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At a seminar for small employers, sponsored by the York Regional Chamber of Commerce,  I outlined “Ten Musts for Every Business.” I thought it might be helpful for my readers to review those here. These are really pretty simple rules, but can go a long way to keep you and your business out of trouble.

  1.  Incorporate – Incorporation is inexpensive and can protect your personal asserts.  It also makes it easier to sell your business or get investors.  If you chose to set a limited liability company, you only file one return.
  2. Set up “rules regarding your books – Don’t mix your personal expenses with business expenses.  Have two sets of eyes on the books and your bank accounts.
  3. Put things in writing – Whether providing a quote for a customer, engaging a subcontractor, or entering into a business relationship with your best friend, a writing can protect you.  Yes, I have heard the old adage “my handshake is enough,” but memories fade in the high speed tech world.  Even a simple memo can help sort out any possible disagreements.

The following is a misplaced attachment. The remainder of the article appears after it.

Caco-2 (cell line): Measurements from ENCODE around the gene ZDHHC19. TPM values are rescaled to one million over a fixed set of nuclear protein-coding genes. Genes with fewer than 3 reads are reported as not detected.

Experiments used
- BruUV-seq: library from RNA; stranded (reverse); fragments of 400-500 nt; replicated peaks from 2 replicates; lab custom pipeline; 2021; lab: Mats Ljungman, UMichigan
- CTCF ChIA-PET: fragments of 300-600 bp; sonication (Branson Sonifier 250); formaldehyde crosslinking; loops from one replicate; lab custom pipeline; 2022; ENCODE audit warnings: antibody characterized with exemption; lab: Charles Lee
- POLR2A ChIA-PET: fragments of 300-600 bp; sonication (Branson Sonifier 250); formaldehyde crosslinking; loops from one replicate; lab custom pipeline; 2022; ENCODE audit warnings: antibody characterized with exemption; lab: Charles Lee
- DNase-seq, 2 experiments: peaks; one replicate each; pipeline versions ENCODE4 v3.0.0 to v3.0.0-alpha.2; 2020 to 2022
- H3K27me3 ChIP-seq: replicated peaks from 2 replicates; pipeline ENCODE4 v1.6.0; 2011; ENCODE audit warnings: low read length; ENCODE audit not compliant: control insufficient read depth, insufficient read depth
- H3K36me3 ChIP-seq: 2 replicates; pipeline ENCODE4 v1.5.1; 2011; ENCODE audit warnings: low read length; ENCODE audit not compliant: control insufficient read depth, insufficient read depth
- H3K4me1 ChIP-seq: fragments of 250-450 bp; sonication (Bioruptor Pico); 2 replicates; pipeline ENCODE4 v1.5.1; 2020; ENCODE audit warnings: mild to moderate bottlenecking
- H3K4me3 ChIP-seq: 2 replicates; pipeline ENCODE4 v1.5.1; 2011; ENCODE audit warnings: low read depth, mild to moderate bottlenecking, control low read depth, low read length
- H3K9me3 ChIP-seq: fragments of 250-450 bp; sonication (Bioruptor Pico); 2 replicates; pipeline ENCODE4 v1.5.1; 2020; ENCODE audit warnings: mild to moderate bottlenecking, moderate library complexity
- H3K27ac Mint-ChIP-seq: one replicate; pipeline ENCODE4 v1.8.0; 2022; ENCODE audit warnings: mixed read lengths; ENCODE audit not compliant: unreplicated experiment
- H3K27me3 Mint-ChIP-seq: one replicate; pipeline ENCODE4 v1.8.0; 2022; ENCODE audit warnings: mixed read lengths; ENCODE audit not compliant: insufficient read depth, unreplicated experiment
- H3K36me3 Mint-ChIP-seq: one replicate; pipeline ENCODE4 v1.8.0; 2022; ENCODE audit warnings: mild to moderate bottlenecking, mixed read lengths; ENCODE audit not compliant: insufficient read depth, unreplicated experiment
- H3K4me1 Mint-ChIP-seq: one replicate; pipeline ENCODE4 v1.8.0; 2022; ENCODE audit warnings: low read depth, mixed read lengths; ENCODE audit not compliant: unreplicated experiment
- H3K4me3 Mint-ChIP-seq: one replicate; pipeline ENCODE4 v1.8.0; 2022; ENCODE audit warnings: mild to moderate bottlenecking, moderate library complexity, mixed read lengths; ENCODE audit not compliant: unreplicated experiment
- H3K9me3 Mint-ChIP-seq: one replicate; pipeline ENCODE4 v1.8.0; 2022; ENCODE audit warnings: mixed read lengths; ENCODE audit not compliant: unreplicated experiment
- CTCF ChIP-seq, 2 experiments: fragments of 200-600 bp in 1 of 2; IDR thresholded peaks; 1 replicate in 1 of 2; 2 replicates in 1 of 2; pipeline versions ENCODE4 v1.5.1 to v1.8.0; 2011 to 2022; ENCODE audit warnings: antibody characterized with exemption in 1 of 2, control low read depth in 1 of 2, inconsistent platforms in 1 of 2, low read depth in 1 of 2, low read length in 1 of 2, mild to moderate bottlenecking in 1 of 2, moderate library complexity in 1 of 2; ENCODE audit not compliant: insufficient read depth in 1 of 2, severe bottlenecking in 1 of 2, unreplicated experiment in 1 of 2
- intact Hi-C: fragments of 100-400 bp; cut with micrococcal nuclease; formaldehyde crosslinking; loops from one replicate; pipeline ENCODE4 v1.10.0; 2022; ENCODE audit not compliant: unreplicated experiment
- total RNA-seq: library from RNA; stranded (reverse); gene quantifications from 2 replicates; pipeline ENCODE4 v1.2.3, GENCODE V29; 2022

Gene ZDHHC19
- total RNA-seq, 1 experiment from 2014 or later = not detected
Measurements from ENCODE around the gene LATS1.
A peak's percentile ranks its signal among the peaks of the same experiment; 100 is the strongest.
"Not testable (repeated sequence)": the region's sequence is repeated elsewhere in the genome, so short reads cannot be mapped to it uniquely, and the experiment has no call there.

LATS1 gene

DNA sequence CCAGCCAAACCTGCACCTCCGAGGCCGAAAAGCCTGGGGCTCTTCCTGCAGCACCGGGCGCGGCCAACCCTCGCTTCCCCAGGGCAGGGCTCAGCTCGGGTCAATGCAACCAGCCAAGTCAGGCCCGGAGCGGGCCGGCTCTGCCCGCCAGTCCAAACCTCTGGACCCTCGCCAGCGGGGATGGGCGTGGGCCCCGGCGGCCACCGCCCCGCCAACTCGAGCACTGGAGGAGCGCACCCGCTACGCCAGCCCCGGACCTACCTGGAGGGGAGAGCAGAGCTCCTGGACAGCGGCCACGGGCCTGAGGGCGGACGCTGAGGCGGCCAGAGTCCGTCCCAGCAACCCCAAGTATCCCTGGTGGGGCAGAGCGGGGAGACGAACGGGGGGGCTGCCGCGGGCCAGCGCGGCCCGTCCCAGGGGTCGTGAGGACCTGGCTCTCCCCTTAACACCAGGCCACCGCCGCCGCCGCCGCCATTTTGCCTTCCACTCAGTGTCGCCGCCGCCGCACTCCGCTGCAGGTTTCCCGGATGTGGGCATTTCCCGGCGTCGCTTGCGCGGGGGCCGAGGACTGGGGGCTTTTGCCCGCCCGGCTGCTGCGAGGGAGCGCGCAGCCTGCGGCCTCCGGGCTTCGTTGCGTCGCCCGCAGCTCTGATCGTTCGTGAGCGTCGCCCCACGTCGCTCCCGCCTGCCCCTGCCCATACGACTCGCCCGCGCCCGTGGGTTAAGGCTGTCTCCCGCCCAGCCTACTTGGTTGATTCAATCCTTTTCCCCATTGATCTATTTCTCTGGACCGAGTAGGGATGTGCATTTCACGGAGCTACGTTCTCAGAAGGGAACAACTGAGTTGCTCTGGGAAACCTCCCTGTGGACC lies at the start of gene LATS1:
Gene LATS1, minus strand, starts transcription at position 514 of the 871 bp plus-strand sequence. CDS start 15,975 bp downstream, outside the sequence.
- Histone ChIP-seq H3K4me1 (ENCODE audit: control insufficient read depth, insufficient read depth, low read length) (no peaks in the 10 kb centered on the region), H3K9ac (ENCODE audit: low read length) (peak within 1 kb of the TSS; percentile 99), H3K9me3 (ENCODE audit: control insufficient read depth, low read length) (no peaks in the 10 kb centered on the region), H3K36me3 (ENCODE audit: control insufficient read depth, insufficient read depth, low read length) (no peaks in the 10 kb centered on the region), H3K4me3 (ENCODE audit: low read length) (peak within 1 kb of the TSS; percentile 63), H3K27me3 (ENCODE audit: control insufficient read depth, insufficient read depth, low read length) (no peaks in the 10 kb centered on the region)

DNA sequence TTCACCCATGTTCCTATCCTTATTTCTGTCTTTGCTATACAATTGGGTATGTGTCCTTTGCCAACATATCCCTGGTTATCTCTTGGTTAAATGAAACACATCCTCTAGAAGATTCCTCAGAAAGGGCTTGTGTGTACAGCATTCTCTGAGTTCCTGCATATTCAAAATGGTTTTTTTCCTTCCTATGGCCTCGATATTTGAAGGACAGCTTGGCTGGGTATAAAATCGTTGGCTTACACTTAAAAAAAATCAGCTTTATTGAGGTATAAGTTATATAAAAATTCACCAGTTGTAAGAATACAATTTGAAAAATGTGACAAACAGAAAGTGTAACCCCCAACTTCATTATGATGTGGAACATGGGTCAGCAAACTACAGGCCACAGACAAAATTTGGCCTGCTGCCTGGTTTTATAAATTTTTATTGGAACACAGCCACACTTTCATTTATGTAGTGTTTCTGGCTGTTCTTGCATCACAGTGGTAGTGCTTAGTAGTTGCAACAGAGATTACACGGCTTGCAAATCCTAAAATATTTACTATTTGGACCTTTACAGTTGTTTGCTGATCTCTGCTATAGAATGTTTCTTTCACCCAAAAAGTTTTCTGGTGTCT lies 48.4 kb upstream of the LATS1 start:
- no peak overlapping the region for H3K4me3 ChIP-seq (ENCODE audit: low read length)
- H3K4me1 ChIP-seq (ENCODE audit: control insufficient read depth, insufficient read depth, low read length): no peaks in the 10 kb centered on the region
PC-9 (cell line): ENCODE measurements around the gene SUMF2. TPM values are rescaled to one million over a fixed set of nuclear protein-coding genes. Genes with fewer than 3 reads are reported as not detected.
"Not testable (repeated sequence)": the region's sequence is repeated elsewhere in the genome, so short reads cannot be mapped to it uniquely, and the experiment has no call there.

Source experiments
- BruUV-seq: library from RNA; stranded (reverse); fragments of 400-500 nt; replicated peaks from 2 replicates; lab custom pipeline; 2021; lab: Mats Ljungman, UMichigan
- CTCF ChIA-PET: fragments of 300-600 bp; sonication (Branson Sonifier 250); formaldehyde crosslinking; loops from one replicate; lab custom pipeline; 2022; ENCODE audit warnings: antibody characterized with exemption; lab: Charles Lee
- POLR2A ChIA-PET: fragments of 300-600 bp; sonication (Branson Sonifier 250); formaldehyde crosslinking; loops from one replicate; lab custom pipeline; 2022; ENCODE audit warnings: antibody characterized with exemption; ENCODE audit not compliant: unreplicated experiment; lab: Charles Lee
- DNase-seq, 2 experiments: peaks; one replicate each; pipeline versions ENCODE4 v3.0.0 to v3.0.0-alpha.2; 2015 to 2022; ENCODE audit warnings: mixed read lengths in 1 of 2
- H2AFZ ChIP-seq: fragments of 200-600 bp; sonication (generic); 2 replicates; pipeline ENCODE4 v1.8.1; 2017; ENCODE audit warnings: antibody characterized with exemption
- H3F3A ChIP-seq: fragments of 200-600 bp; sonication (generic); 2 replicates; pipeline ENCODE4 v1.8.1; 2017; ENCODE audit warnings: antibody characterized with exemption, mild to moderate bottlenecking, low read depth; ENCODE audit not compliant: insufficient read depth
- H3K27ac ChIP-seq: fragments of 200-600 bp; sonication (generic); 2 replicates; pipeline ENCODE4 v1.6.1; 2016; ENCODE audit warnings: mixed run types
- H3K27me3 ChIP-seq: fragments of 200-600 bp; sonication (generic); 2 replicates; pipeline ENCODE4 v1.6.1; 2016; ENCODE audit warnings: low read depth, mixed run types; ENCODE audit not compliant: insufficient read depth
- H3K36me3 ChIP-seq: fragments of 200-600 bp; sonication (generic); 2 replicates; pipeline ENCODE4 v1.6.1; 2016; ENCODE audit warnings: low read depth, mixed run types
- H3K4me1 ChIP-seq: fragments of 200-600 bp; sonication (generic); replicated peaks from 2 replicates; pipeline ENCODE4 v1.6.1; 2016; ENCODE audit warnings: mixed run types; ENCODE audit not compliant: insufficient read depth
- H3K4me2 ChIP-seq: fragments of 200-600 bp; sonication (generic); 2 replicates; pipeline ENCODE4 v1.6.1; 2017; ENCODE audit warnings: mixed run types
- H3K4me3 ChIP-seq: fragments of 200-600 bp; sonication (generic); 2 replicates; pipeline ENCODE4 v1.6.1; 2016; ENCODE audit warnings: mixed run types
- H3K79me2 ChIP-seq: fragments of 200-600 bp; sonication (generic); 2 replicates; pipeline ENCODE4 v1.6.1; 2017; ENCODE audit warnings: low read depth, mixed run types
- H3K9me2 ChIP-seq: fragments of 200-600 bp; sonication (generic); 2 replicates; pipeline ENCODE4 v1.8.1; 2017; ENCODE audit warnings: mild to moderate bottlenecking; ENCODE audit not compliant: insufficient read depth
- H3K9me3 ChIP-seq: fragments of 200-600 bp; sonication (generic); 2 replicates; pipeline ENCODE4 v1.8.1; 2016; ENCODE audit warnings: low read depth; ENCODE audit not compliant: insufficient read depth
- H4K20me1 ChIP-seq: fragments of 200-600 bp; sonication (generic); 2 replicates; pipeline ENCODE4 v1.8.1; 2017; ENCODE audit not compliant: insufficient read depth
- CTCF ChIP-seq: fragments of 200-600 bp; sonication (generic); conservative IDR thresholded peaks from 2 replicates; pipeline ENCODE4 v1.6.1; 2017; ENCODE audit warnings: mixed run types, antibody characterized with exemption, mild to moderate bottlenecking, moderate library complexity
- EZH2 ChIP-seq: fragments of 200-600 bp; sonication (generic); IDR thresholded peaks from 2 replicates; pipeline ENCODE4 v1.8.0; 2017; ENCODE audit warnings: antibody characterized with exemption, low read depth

4. Do not badmouth your competitors – Customers and clients do not like it and it could open you up for claims of libel or slander.
  5. Get insurance –  You need more than fire insurance.  Protect yourself from customer claims, cyber attacks, and claims made by other businesses and vendors.
  6. Take time in hiring – Hiring employees is one of the most difficult part of any business.  Like my carpenter friends say “measure twice, cut once,” take the time to identify the right candidate.  Consider drug testing, reference checks and background checks.
  7. Stay on top of social media – There is no question that social media has opened doors for many businesses and in some cases, leveled playing fields.  However, you have to take the time to stay on top of it.  While good things may be said about your business, bad things can be said also.  Customers and clients expect to see current information.
  8. Protect customer and business data – Many of us are using the internet to manage accounts, pay bills, accept payments, and communicate with others.  Take steps to protect this information at all costs.  Providing credit card information on less than reputable sites or opening up emails that you do not recognize, can open the door for folks who can do great damage to your business.
  9. Require folks to keep time records Consider making everyone, including contractors, keep time records.  It could help you if someone claims to have worked overtime or a contractor claims later to be an employee.
  10. Comply with tax and other regulatory authorities – Do not ignore those notices you get from the state or the IRS.  More agencies are taking actions to keep themselves relevant and collect revenue though fines and penalties.